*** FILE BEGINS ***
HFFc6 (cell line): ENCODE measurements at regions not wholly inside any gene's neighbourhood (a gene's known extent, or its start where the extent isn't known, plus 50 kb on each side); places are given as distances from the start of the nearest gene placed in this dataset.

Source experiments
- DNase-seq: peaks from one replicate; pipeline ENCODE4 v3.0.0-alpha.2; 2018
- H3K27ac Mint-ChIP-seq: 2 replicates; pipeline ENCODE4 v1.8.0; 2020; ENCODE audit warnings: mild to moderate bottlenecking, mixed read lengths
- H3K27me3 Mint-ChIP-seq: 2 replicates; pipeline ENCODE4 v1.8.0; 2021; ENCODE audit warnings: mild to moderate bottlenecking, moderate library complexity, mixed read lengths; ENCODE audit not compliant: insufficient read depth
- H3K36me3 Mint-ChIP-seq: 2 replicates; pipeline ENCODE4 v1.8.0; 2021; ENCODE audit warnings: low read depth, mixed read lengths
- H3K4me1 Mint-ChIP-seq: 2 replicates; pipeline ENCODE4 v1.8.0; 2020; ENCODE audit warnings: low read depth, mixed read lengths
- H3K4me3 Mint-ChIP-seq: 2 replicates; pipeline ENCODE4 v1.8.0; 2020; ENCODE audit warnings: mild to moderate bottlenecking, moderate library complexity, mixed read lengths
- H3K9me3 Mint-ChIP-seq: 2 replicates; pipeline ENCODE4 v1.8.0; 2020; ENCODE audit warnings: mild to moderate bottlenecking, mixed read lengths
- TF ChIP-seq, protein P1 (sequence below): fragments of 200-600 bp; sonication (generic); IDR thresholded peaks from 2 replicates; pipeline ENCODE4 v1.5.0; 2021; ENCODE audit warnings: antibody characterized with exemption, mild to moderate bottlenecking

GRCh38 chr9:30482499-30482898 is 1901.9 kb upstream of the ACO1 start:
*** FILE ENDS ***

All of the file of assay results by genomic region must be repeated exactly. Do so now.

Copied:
HFFc6 (cell line): ENCODE measurements at regions not wholly inside any gene's neighbourhood (a gene's known extent, or its start where the extent isn't known, plus 50 kb on each side); places are given as distances from the start of the nearest gene placed in this dataset.

Source experiments
- DNase-seq: peaks from one replicate; pipeline ENCODE4 v3.0.0-alpha.2; 2018
- H3K27ac Mint-ChIP-seq: 2 replicates; pipeline ENCODE4 v1.8.0; 2020; ENCODE audit warnings: mild to moderate bottlenecking, mixed read lengths
- H3K27me3 Mint-ChIP-seq: 2 replicates; pipeline ENCODE4 v1.8.0; 2021; ENCODE audit warnings: mild to moderate bottlenecking, moderate library complexity, mixed read lengths; ENCODE audit not compliant: insufficient read depth
- H3K36me3 Mint-ChIP-seq: 2 replicates; pipeline ENCODE4 v1.8.0; 2021; ENCODE audit warnings: low read depth, mixed read lengths
- H3K4me1 Mint-ChIP-seq: 2 replicates; pipeline ENCODE4 v1.8.0; 2020; ENCODE audit warnings: low read depth, mixed read lengths
- H3K4me3 Mint-ChIP-seq: 2 replicates; pipeline ENCODE4 v1.8.0; 2020; ENCODE audit warnings: mild to moderate bottlenecking, moderate library complexity, mixed read lengths
- H3K9me3 Mint-ChIP-seq: 2 replicates; pipeline ENCODE4 v1.8.0; 2020; ENCODE audit warnings: mild to moderate bottlenecking, mixed read lengths
- TF ChIP-seq, protein P1 (sequence below): fragments of 200-600 bp; sonication (generic); IDR thresholded peaks from 2 replicates; pipeline ENCODE4 v1.5.0; 2021; ENCODE audit warnings: antibody characterized with exemption, mild to moderate bottlenecking

GRCh38 chr9:30482499-30482898 is 1901.9 kb upstream of the ACO1 start: